1863: William Britton Durie to Mary Emma Durie

This letter was written by William “Britten” Durie (1840-1916) to his sister, Mary Emma Durie (1846-1927). They were the children of Samuel Durie (1814-1901) and Nancy Maxwell (1817-1891) of New Providence, Union County, New Jersey. Britten Durie wrote this letter just days before the Battle of Chancellorsville while serving in Co. B, 30th New Jersey Infantry — a 9 months organization. He later served in Co. C, 39th New Jersey Infantry.

The regimental history of the 30th New Jersey Infantry was as follows: Duty in the Defenses of Washington, D. C., until November, 1862. Moved to Aquia Creek, Va., and duty there guarding railroad until January, 1863. Moved to Belle Plain, Va., and joined Army of the Potomac January 10, 1863. “Mud March” January 20-24. Duty at Belle Plain until April 21. Chancellorsville Campaign April 27-May 6. Operations at Pollock’s Mill Creek April 29-May 2. Battle of Chancellorsville May 2-5. Ordered home for muster out June. Mustered out June 27, 1863.

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TRANSCRIPTION
Addressed to Miss M. Emma Durie, New Providence, New Jersey

Camp Parker, Virginia
April 23, 1863

Dear Sister M. E.,

I thought I would write a few lines and let you know how we are getting along &c.

My health is first rate all the time. I never have any colds to bother me which is more than I ever expected.

I received a letter from you and Father upon the fifth. I haven’t it by me at present as I packed it up with a pair of pants, a blouse, 2 pairs of shoes & portfolio I sent to Washington so as to have less to carry upon a march as we have eight days rations upon hand all time which we will have to carry if we make an advance movement. Last Monday we broke up our old camp at Belle Plain and moved down the Potomac about two miles upon better camping ground near to wood and upon the bank of the river where we get plenty of fish. We catch them either in nets or upon hooks. My breakfast this morning was fresh herring, bread & butter. Day before yesterday we commenced to get logs for our shanty. Yesterday we put them up, put in a bunk for four of us — S[amuel] A. Gourley, D[avid] M. & P[hineas] G. Ruckman — and covered it over with two shelter tents which makes as good quarters as we have had this winter. We intend to have a fire place in it. We could have finished it today but it rains hard so we will have to postpone it until it stops.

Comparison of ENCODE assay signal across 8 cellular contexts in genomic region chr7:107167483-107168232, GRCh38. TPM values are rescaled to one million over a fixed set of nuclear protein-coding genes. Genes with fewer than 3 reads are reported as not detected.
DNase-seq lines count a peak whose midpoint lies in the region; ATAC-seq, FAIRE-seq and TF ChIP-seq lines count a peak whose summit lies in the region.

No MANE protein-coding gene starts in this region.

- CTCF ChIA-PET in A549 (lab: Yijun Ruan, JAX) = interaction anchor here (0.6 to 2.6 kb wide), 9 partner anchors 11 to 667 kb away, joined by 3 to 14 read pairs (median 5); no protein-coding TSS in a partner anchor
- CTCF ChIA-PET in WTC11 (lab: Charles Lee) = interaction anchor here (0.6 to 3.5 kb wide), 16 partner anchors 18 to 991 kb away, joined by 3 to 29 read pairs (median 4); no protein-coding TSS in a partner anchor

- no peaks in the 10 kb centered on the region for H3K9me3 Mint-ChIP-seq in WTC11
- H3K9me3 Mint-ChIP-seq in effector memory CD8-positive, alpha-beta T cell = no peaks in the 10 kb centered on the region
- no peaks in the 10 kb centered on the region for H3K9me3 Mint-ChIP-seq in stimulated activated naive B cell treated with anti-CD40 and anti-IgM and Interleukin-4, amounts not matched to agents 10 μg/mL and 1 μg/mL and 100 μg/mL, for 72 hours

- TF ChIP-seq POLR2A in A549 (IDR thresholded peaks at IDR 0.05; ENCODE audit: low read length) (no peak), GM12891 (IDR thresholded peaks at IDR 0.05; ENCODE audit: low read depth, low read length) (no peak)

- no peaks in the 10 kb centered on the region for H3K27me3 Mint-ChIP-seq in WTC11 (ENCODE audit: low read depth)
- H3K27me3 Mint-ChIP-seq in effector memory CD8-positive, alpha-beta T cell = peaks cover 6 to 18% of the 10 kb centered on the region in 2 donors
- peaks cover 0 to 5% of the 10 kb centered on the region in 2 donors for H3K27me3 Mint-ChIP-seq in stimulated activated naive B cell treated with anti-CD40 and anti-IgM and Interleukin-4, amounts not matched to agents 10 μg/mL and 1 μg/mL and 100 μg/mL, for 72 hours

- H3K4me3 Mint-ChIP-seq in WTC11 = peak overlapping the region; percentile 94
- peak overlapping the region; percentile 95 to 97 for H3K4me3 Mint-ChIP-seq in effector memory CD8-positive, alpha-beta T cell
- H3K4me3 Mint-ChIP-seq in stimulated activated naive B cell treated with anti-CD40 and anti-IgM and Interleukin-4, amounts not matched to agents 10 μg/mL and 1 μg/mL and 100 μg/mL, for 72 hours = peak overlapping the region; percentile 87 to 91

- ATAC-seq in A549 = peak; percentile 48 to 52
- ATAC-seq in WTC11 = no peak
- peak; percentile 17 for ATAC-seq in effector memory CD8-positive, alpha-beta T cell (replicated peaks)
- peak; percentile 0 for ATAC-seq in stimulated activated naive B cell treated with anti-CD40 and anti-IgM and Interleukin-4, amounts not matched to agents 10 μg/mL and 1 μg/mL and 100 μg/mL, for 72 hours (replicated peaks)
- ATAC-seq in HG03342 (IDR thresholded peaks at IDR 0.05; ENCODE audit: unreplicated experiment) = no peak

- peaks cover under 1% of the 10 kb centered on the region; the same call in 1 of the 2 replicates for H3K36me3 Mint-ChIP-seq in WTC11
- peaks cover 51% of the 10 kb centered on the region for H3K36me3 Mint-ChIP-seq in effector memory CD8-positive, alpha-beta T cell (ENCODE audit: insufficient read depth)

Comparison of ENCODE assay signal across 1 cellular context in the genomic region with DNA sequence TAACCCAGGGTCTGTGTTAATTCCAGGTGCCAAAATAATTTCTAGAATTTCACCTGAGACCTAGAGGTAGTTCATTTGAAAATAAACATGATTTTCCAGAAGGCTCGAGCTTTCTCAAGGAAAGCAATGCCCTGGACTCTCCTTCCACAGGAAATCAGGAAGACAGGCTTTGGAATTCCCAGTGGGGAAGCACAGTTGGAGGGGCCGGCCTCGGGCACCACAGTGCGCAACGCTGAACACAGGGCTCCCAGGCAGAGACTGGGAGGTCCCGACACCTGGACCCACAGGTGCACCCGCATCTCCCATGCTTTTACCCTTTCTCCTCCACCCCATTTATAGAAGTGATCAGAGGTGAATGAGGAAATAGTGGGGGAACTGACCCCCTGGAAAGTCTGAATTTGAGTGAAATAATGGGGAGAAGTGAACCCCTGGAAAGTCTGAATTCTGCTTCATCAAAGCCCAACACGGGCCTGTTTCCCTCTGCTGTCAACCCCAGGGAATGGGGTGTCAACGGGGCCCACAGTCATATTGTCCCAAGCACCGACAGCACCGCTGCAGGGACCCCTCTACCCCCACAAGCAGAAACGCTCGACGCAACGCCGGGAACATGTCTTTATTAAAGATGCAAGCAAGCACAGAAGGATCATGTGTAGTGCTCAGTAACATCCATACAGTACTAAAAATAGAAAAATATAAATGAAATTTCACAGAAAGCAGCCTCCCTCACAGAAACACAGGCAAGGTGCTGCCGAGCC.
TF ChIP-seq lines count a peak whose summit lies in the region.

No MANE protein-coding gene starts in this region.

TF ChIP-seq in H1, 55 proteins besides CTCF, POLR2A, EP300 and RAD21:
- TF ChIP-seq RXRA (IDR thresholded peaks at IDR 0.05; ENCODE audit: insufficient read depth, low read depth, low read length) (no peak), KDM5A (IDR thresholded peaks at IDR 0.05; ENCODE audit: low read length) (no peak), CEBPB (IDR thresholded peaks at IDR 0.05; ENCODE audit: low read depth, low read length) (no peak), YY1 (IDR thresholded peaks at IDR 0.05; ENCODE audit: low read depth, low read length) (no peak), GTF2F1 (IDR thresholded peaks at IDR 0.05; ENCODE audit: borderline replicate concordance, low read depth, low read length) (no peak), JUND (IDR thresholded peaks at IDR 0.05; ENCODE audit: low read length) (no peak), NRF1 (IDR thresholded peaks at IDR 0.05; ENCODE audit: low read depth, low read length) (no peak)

Last night I slept upon the softest bed I have had in a month. We build our beds of round sticks about three inches overlaid close together and cover it with pine or cedar boughs which makes a good bed — better than all of your goose feathers. Down at Belle Plain the pine & cedar boughs got too scarce. The streets of our new camp are regularly laid out — one street for each company. The tents are about four feet apart. Each tent has a tree at each corner of either holly, pine or cedar — all evergreens which makes the camp look very beautiful. It is close to the river. My tent is as close to it as the house is to the farther end of our garden [at home]. We are in sight of Aquia Creek lower landing between which and us lies Belle Plain upon the south side of Potomac Creek.

Isaiah Coddington has gone to Washington and [Louis] Keller to Windmill Point to guard cattle as he is not well enough to drill and march. There are none sick in camp now.Our time is out the 17th of June at which time I expect to be home as we were mustered into service upon the 17th of September 1862. A great many of the regiment contend that our time is out upon the 3d of June as the draft was to take place upon the 3d of September 1862. And some of the men & officers say that they will not do anything after the third. But I guess they will have to obey the Colonel.

I believe that I have not much more to write at present that will be interesting to you except that I received two stripes upon the 16th.

I believe that I owe John a letter which I ought to write next. Give my love to Father, Mother & the girls & reserve a good share to yourself. I remain as ever your brother, — W. B. D.

Direct to Corpl. W. B. Durie, Co. B, 30th New Jersey Infantry, care of Capt. James D. Vanderveer.

 

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